A note on error-percentage. The error rating in Win Shares is ratio-based. Commit twice as many errors as the average and you get no credit; no errors and you get full credit. It's grading on a curve, with little or no relationship to the number of runs prevented or allowed.

To me, this makes as much sense as rating HR's on a ratio. Then Tommy Leach's 6 HR's in 1902 is more impressive than Bond's 73 HR's because the avg position player in 1902 hit about 1 HR, while the avg position player in modern times hits about 20. Ty Cobb might think this is a good way to rate HR's but I think most of us would reject any offensive rating system like that out-of-hand.

IMO, the fielding ratings in Win Shares appear to attempt to translate the stats into a modern setting and evaluate them on a modern scale. They do NOT appear to be evaluating them in the context of the game that was actually being played then.
   127. Rob_Wood Posted: March 15, 2006 at 06:11 AM (#1899166)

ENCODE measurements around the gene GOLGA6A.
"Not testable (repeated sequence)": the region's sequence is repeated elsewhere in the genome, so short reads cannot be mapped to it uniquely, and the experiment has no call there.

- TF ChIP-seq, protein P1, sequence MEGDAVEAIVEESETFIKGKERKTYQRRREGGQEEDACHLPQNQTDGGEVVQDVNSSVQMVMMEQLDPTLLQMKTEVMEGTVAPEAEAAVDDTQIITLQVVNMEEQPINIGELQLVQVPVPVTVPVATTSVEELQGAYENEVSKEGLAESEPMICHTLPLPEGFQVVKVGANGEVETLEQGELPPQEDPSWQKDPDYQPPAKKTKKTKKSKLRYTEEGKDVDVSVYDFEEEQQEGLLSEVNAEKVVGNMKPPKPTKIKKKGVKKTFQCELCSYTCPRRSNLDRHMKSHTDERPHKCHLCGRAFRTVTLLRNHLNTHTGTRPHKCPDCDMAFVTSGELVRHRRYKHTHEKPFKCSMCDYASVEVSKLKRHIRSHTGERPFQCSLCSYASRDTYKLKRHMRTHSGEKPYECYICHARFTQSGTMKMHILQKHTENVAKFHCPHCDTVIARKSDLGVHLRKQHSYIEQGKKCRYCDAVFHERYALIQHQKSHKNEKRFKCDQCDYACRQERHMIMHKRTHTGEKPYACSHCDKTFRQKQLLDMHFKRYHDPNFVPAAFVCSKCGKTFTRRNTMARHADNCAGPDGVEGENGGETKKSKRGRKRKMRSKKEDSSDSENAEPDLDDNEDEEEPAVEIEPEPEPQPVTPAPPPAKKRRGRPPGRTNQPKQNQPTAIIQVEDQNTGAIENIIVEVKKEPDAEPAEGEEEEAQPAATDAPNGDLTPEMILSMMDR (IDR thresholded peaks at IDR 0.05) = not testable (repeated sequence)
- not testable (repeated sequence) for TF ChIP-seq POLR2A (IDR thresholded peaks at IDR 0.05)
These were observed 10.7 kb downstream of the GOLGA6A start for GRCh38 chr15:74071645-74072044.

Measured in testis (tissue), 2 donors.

Regarding Joe Sewell, I am a long-time fan of Sewell having him in the top half of my ballot for many years. However, I see Doerr (and Gordon) to be a step up from Sewell.

I posted my list of similar players to Doerr in my last year's ballot. Here is the list according to my career-value system of players most similar to Joe Sewell:
- Buddy Myers
- Jay Bell
- Dick Bartell
- Jim Fregosi
- Dom DiMaggio

These guys are not near the quality of the players on the list of Doerr. So I'll have Doerr near the top of my ballot and Sewell just off.
   128. Joey Numbaz (Scruff) Posted: March 15, 2006 at 07:05 AM (#1899182)
Good point on Slaughter Dr. Chaleeko - he's definitely a guy that went from borderline to in with war-credit. I forgot about him.

As far as Brown, Doby and Irvin - I think that since we were already estimating for them, it was very easy for that the be assimilated - I don't think it was treated the same way as war credit for the MLB guys (though I could be wrong).